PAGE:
Urinary tract infections (UTIs) are the most common bacterial infection in women. When bacteria enter the urethra and then the bladder, this can cause an infection. UTIs can be a chronic problem, especially for postmenopausal women.
This article discusses the reasons why postmenopausal women are at an increased risk for UTIs. Then, we share some strategies for recurrent UTI prevention after menopause.
Menopause and UTIs
There are several reasons why recurrent UTIs become a problem after menopause. First of all, after menopause, your estrogen levels decline. This lack of estrogen may change vaginal pH, which increases the risk of UTIs.
Some postmenopausal women also experience episodes of urinary incontinence or loss of bladder control. With urinary incontinence, you may experience leaks due to sudden pressure on the bladder (like a cough or sneeze) or a sudden urge to urinate that you can’t control. As a result, you may not drink enough fluids due to the worry of having an accident. Low fluid intake can increase the risk of UTIs.
If you have a UTI, always follow the treatment advice of your healthcare professional. And remember, the only way to get rid of a current UTI is to take antibiotics. However, if you are postmenopausal and experiencing chronic UTIs, consider the following strategies for recurrent UTI prevention.
Drink enough fluids … and timing can help.
Although nowadays it’s hard to find someone who isn’t drinking from a water bottle all day long, some women restrict fluid intake due to incontinence. Inadequate fluid consumption can lead to UTIs for some women.
Adequate fluid intake may work in several ways for recurrent UTI prevention. First, it may dilute urine which studies show helps manage the growth of bacteria leading to an infection in the first place. Second, it increases urination which in turn helps to flush bacteria out of the bladder and urethra.
The Institute of Medicine recommends having 91 ounces of fluid, 20 percent coming from foods and 80 percent, or 72 ounces, coming from all beverages (including coffee!). Of course, people who exercise need more water, and the recommendation is to drink one cup before you begin exercising and one cup of water for every 15 minutes of exercise.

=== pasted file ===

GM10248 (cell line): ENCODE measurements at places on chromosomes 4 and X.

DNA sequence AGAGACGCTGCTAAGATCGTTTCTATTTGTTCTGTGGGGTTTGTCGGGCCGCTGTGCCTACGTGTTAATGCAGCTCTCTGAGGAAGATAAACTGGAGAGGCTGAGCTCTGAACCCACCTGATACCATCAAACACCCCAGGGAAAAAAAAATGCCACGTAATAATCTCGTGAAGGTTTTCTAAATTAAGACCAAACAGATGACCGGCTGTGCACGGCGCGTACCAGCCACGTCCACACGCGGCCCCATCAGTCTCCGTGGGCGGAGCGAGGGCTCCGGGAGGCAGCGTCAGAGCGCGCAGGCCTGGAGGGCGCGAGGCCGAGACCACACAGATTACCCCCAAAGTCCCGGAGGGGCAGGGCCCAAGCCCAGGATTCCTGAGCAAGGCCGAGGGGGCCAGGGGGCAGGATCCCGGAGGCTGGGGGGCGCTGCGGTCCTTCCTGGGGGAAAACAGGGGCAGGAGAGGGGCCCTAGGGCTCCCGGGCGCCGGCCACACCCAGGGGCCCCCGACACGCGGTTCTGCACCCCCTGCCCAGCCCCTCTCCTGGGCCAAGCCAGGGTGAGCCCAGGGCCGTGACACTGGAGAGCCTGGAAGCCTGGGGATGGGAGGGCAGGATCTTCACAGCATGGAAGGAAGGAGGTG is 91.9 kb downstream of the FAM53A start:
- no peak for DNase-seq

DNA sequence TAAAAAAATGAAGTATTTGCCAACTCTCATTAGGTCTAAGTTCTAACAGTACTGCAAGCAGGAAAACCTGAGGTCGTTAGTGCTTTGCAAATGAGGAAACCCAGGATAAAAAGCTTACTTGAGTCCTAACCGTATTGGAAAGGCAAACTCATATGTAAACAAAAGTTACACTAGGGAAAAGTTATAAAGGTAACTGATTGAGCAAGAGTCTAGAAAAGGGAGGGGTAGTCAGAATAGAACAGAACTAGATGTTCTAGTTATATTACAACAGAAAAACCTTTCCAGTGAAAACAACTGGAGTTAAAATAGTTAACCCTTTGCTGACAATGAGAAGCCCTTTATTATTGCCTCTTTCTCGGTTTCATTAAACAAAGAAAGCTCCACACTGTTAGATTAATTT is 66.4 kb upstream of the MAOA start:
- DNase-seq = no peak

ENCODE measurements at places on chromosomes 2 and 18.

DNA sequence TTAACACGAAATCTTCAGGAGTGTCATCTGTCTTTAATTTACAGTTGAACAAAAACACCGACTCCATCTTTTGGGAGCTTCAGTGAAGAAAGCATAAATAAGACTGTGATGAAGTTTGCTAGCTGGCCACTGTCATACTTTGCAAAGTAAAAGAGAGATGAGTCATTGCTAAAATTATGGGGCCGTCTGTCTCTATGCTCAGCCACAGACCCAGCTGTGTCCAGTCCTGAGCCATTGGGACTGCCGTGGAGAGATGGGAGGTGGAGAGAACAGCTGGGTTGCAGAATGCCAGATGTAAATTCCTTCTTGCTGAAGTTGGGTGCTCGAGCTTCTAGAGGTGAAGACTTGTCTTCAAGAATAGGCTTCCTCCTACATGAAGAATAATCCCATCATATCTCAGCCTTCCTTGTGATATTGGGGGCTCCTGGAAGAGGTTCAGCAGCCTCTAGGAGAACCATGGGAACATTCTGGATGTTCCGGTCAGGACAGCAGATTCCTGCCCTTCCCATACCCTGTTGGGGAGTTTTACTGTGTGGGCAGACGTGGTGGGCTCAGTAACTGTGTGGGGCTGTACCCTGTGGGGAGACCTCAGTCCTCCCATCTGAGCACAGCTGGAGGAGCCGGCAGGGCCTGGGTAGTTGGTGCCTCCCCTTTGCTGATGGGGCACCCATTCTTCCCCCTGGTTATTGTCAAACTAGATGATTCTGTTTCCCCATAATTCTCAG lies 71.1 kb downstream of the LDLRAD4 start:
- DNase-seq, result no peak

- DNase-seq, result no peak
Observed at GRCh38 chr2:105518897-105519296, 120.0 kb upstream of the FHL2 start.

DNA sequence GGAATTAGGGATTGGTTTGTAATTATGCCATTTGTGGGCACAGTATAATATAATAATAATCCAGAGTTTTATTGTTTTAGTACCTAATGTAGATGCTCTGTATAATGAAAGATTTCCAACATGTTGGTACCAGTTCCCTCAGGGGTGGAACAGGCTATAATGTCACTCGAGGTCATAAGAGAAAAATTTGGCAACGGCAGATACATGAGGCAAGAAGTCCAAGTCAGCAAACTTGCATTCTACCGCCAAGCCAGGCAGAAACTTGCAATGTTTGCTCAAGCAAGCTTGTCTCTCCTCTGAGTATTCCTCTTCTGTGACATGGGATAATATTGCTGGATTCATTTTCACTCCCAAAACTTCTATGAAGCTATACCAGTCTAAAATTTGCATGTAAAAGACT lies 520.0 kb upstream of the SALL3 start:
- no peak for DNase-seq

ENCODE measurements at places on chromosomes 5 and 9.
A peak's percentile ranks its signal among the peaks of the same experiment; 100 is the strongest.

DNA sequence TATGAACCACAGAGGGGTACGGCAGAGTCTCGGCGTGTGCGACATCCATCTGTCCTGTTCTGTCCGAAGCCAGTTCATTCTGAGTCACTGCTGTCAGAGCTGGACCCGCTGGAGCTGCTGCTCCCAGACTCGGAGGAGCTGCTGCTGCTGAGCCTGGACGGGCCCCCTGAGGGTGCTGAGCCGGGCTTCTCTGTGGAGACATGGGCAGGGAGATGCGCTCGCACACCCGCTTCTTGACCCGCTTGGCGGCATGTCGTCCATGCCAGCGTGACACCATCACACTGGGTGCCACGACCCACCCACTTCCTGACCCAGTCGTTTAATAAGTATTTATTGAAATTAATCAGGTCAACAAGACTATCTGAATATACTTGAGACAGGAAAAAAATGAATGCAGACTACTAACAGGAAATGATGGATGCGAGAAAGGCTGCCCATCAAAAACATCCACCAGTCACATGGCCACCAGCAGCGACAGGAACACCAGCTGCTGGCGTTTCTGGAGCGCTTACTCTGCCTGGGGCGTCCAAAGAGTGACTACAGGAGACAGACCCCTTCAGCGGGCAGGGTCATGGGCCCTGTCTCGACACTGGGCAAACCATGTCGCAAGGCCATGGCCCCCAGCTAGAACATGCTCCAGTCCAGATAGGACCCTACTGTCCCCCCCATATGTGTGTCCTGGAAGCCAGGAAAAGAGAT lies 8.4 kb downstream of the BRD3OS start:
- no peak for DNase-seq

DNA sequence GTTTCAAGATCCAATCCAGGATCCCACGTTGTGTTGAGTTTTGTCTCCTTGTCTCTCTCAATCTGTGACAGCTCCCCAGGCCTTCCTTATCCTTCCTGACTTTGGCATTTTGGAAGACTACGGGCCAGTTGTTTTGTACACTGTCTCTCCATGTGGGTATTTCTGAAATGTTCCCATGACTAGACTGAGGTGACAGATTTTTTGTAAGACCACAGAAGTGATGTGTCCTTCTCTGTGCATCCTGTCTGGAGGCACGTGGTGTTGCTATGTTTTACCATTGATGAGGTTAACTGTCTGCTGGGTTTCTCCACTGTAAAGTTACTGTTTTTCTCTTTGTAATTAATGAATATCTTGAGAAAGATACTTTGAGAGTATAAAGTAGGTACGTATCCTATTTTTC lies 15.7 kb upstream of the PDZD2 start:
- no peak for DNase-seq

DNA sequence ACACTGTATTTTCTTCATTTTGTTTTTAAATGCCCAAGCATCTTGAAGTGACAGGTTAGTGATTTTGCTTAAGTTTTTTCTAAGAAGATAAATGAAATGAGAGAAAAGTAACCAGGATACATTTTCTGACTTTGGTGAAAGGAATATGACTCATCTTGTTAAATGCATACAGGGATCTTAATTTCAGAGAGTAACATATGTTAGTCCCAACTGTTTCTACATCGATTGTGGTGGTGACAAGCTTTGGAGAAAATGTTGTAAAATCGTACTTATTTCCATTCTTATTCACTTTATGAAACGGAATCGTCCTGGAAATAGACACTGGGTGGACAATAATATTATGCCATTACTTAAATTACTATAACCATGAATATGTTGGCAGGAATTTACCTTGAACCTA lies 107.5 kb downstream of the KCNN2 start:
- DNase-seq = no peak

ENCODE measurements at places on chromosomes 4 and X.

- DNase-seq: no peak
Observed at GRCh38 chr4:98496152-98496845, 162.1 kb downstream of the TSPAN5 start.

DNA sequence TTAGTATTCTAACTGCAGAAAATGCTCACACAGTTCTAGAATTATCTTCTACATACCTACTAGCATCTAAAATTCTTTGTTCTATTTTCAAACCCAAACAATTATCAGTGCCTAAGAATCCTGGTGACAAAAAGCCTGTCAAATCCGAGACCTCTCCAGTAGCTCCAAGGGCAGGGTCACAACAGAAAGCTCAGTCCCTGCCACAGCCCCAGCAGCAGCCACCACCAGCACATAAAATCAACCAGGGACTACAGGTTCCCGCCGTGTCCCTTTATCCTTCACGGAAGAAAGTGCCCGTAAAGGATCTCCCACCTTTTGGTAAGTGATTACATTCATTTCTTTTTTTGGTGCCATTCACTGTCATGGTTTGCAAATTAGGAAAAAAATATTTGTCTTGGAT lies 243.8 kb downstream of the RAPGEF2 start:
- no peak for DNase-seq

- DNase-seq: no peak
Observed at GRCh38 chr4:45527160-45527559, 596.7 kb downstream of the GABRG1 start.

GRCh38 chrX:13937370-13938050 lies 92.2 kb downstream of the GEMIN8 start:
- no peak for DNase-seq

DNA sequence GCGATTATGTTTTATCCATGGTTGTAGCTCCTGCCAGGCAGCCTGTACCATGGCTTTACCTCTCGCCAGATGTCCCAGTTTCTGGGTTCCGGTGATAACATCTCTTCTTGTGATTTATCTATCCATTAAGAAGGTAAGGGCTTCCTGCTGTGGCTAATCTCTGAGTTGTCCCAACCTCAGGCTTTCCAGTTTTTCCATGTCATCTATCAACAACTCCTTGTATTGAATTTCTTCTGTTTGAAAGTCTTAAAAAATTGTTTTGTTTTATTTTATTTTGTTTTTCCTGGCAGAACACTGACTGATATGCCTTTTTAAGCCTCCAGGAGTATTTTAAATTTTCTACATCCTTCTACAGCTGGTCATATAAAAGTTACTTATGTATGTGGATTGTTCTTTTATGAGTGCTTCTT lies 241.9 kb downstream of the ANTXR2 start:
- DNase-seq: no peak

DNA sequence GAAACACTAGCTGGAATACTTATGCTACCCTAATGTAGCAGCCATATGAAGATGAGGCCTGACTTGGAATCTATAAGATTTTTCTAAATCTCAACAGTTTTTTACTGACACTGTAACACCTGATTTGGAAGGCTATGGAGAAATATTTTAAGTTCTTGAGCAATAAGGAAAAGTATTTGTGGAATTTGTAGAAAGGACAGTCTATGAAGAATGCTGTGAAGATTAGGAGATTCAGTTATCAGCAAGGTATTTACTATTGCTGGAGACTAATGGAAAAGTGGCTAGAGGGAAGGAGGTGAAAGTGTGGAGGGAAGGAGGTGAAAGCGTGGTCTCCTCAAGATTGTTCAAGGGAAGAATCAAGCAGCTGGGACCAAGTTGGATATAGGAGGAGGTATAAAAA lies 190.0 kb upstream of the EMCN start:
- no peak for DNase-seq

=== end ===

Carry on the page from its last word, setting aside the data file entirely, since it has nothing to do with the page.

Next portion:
There are several strategies for drinking adequate fluids without concern for not being able to get to a bathroom in time. One thing you can do is to divide up your fluid intake throughout the day. Also, drink fluids when you know you will be close to a bathroom.
It would be great to get through an outing or even the whole night without several trips to the bathroom. Although this varies according to the individual, many people report that restricting fluids 2 hours before going on an outing can significantly reduce your need to find a bathroom urgently while you are out.
You can also follow this guideline at bedtime, and many people report that they stop drinking any fluids within 3 hours of bedtime to reduce nighttime trips to the bathroom. If you find you get thirsty before bed, allow yourself a few sips of water at bedtime.
Strengthen pelvic floor muscles.
If you decide to drink more fluids, you will want to improve support for your bladder and urethra as much as possible. They are supported by several sets of muscles. Your pelvic floor muscles are at the core of supporting your bladder and urethra. You can strengthen these muscles to help avoid stress urinary incontinence (SUI).
Women with SUI leak urine during physical effort like lifting heavy weights or coughing, sneezing, or laughing. If this is you, you’re in good company since it’s estimated that 20 million women in the U.S. experience SUI.
Although there are other causes of SUI, including pelvic organ prolapse, certain medications, and pelvic pain, most women can benefit from strengthening the pelvic floor muscles. One way to strengthen your pelvic floor muscles is to do Kegel exercises. These exercises are specifically designed to strengthen your pelvic floor muscles.
Consider adding some cranberry to your diet.
Research supports the benefit of compounds found in cranberries, known as proanthocyanidins (PACs), for reducing the risk of getting a UTI. If given a chance, bacteria that enter the urinary tract will attach themselves to the inside surface of the bladder wall.
Studies have shown that it takes 36 mg of proanthocyanidins (PACs) to help fend off bacteria from sticking to your bladder wall before they have a chance to hang around and cause an infection. You can get this level of PACs in 8-10 oz of 27% cranberry juice, 1 ½ cups of fresh cranberries, ½ cup of cranberry sauce, and 1 ounce of sweetened dried cranberries.
Once you have a UTI, you may be more prone to have another. Therefore, it is worthwhile to do as much as you can to prevent them from recurring. If you’re postmenopausal, speak to your healthcare professional about ways to increase vaginal pH since it naturally declines with the decline of estrogen.
If you experience incontinence, strengthening your pelvic floor muscles can be a first step toward allowing you to drink adequate fluids to help stave off a UTI. Adding some cranberry to your daily meal routine can be an effective way to decrease your chance of having another infection.
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